|Publication number||US5444911 A|
|Application number||US 08/238,317|
|Publication date||Aug 29, 1995|
|Filing date||May 5, 1994|
|Priority date||May 5, 1994|
|Also published as||CA2189642A1, CA2189642C, DE69527954D1, DE69527954T2, EP0758284A1, EP0758284A4, EP0758284B1, US5490322, WO1995030512A1|
|Publication number||08238317, 238317, US 5444911 A, US 5444911A, US-A-5444911, US5444911 A, US5444911A|
|Inventors||Frank J. Goodwater, Lang D. Huynh, David S. Kang|
|Original Assignee||Chromalloy Gas Turbine Corporation|
|Export Citation||BiBTeX, EndNote, RefMan|
|Patent Citations (6), Referenced by (28), Classifications (19), Legal Events (8)|
|External Links: USPTO, USPTO Assignment, Espacenet|
This invention relates to gas turbine engine vane assemblies and, more particularly, to an improved method and apparatus for repairing a brazed vane assembly.
In a gas turbine engine of the type to which the present invention is directly applicable, working medium gases are burned in a combustion section and are expanded through a turbine section. Disposed within the turbine section are one or more rows of stator vanes which are adapted to direct the working medium gases in vane assemblies to a preferred angle of approach into a downstream row of rotor blades.
The vanes of the turbine have a limited life and are among the most susceptible of gas turbine engine components to damage. The medium gases directed across the vanes are extremely hot and contain corrosive constituents. For example, the initial row of stator vanes in a modern turbine is exposed to gases having temperatures well in excess of two thousand degrees Fahrenheit (2000° F.). Corrosive constituents contained within the medium gases include unreacted oxygen and oxides of sulfur. Violent energy reactions upstream of the stator vanes make it nearly impossible to control the homogeneity of the medium gases approaching the vanes. Accordingly, the vanes do not wear evenly and individual vanes are likely to need repair or replacement before the entire set.
For ease of installation of the vanes and for aerodynamic performance considerations, it is conventional practice to form a row of stator vanes from vane assemblies comprising a plurality of individual airfoils each attached to an inner and outer platform. The vane assemblies are disposed in end-to-end relationship circumferentially around the working medium flow path. Paired airfoils such as those illustrated in FIG. 3 are commonly employed although each assembly may also comprise three or more airfoils.
Such vane assemblies are complex in design and are relatively costly to manufacture. Therefore, it is desirable to repair, rather than to replace such vane assemblies which may have been worn or damaged during gas turbine engine operation. It has been recognized that a substantial portion of such wear or damage occurs to the airfoils of the vane assembly, e.g. to the leading or trailing edge of the airfoil. However, the repair of the airfoils and/or platforms is complicated due to its configuration as these components remain attached to each other in the assembly. Therefore, accessibility to areas requiring repair is restricted.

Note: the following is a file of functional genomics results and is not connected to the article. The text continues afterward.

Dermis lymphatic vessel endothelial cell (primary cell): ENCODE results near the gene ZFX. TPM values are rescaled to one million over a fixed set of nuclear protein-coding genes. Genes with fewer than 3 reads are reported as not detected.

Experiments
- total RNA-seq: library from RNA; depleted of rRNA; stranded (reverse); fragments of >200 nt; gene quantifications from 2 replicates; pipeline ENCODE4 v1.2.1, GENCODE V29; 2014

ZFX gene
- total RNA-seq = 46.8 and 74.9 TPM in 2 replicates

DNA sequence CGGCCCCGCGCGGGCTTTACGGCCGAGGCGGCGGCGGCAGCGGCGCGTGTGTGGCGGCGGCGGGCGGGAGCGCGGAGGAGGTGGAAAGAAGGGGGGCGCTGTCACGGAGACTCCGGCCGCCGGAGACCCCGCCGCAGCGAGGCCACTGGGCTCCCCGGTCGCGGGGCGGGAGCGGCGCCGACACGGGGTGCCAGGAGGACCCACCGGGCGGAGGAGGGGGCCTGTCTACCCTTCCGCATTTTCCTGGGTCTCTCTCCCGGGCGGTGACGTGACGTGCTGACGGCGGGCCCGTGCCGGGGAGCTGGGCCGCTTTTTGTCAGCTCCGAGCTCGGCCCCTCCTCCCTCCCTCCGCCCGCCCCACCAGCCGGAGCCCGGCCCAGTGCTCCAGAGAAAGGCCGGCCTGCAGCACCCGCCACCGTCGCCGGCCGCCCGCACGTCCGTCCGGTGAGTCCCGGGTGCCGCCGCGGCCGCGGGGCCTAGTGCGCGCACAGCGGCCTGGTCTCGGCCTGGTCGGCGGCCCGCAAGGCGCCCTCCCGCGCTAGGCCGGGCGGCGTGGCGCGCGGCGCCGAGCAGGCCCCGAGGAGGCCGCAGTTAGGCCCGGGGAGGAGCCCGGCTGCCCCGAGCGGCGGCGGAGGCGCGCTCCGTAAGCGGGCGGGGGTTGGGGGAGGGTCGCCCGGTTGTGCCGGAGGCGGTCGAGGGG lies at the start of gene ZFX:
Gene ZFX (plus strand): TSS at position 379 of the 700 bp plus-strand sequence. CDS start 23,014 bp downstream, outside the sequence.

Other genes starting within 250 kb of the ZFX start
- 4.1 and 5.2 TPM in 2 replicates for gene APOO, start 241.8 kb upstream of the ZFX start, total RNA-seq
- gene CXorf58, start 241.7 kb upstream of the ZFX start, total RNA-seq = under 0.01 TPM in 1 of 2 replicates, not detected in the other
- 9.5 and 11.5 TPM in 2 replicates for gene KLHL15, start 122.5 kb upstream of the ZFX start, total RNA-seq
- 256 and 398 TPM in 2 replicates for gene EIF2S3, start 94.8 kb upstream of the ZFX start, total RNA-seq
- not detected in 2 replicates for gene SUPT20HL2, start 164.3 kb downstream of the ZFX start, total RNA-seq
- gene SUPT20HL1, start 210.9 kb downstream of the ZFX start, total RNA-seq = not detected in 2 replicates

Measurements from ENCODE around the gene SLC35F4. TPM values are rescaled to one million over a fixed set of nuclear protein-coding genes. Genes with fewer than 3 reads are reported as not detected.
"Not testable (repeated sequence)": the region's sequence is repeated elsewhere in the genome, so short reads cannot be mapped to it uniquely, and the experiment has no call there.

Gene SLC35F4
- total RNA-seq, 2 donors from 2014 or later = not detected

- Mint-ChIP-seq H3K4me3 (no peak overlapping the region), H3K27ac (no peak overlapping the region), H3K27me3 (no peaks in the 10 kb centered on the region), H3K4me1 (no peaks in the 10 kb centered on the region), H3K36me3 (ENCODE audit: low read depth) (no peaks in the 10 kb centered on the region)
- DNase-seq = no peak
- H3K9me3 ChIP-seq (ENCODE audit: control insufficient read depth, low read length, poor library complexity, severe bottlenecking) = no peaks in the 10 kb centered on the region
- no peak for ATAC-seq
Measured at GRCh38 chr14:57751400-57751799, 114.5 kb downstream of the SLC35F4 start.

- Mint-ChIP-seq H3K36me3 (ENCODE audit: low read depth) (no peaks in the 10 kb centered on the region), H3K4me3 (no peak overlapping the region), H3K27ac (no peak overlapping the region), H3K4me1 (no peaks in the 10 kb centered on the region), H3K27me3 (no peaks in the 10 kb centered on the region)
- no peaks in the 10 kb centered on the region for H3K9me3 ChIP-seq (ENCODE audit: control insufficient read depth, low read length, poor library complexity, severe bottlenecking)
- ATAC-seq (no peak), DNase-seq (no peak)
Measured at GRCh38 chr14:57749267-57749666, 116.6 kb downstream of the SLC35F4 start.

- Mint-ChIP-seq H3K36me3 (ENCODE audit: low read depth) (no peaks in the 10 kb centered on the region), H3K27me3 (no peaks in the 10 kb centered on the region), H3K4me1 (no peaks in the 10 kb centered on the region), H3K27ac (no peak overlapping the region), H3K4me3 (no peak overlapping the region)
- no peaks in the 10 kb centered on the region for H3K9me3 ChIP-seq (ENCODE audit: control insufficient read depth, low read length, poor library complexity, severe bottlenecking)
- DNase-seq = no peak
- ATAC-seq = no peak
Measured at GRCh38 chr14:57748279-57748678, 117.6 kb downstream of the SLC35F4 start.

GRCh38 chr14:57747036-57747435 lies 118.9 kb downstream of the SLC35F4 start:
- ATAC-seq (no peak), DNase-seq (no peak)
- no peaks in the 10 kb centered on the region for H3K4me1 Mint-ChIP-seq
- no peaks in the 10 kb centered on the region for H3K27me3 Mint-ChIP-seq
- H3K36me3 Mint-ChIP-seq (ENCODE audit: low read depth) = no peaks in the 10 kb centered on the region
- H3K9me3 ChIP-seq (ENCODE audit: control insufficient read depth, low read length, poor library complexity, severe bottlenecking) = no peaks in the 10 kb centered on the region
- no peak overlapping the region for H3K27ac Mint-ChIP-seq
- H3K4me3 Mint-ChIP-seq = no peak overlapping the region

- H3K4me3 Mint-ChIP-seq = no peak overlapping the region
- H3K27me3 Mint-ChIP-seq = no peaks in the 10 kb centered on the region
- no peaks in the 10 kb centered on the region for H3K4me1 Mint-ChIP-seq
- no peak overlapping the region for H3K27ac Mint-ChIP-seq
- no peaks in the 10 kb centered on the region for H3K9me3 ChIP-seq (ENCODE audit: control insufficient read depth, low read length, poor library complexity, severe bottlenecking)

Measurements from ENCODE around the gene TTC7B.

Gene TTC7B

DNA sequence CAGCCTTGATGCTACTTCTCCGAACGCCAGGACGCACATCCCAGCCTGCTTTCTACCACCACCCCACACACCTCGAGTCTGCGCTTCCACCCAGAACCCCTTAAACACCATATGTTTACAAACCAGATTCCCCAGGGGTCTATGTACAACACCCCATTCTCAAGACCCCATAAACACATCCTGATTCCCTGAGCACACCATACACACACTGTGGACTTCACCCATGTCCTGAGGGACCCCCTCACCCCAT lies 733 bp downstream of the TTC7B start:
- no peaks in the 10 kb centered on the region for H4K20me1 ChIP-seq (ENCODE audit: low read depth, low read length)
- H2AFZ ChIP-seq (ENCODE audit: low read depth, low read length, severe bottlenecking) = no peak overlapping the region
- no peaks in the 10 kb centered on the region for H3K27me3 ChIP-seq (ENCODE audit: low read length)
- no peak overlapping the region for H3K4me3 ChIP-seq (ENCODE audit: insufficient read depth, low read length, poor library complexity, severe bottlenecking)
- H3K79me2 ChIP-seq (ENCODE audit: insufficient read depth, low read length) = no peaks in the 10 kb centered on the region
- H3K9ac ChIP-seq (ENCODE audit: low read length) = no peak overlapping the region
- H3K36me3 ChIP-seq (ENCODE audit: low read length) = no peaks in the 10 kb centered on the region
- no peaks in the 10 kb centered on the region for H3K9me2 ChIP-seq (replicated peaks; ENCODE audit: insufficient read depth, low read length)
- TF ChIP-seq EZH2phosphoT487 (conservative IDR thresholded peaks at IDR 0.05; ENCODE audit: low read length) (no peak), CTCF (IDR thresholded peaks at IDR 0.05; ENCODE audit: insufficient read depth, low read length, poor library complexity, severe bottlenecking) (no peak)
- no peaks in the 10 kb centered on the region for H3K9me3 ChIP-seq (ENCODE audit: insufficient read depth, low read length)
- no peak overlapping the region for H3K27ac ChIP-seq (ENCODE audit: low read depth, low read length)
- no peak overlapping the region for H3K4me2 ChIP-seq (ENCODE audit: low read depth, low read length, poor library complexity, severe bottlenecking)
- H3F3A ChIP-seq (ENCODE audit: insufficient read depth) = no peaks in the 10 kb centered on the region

It is a principal object of the present invention to provide an improved method and apparatus for repairing a gas turbine engine vane assembly.
Another object is to provide a method and apparatus for separating the airfoil from the platform of a brazed vane assembly to enable the components to be repaired and subsequently reassembled.
Briefly, the present invention provides a process and apparatus for repairing a gas turbine engine brazed vane assembly by preheating the assembly to a temperature below the solidus of the base metal of the vane assembly and above the liquidus of the braze, then maintaining such temperature while separating the airfoil from the platform by pulling/pushing the airfoil and platform apart. Once separated, various repair operations can be carried out on the airfoil and/or platform followed by reassembly of the airfoil and platform into a brazed vane assembly.
The apparatus utilized to separate the platform from the airfoil includes: a heating means for preheating the assembly and a control system for maintaining the assembly at a predetermined temperature during the mechanical separation of the airfoil from the platform: a first fixture means to grip the inner platform and a second fixture means to grip the outer platform of the vane assembly; and a motion system for applying opposing motion and force to the first and second fixture means and the platforms gripped thereby to separate the airfoil from the platform.
FIG. 1 is a perspective view of the apparatus utilized to separate the brazed vane assembly.
FIG. 2 is a cross sectional side view of the apparatus.
FIG. 3 is a perspective view of a typical brazed vane assembly with two airfoils.
FIG. 4 is a top view of the heating chamber of the apparatus.